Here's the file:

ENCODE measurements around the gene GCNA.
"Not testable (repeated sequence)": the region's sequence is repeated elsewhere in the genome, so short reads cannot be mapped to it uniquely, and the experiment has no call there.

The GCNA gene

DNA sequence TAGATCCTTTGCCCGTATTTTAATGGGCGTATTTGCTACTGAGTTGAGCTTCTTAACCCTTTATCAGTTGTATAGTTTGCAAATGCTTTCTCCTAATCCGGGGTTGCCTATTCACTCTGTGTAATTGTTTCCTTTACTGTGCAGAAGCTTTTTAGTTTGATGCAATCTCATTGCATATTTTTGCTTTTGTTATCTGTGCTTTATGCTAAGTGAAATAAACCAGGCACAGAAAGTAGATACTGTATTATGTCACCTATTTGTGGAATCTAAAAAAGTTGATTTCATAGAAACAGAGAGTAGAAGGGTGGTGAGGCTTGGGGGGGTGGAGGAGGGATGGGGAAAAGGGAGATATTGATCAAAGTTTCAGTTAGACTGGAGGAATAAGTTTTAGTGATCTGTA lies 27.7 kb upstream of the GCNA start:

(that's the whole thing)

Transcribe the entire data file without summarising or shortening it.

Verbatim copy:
ENCODE measurements around the gene GCNA.
"Not testable (repeated sequence)": the region's sequence is repeated elsewhere in the genome, so short reads cannot be mapped to it uniquely, and the experiment has no call there.

The GCNA gene

DNA sequence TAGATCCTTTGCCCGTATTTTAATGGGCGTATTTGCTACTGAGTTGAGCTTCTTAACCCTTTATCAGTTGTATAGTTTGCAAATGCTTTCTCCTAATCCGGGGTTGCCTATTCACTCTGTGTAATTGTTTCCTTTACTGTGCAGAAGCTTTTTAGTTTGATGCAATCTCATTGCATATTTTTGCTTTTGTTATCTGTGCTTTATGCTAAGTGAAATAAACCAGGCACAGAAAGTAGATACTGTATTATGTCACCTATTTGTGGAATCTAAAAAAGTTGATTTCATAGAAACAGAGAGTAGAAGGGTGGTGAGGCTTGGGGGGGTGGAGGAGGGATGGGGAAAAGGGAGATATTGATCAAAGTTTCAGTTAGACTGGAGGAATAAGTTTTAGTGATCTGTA lies 27.7 kb upstream of the GCNA start: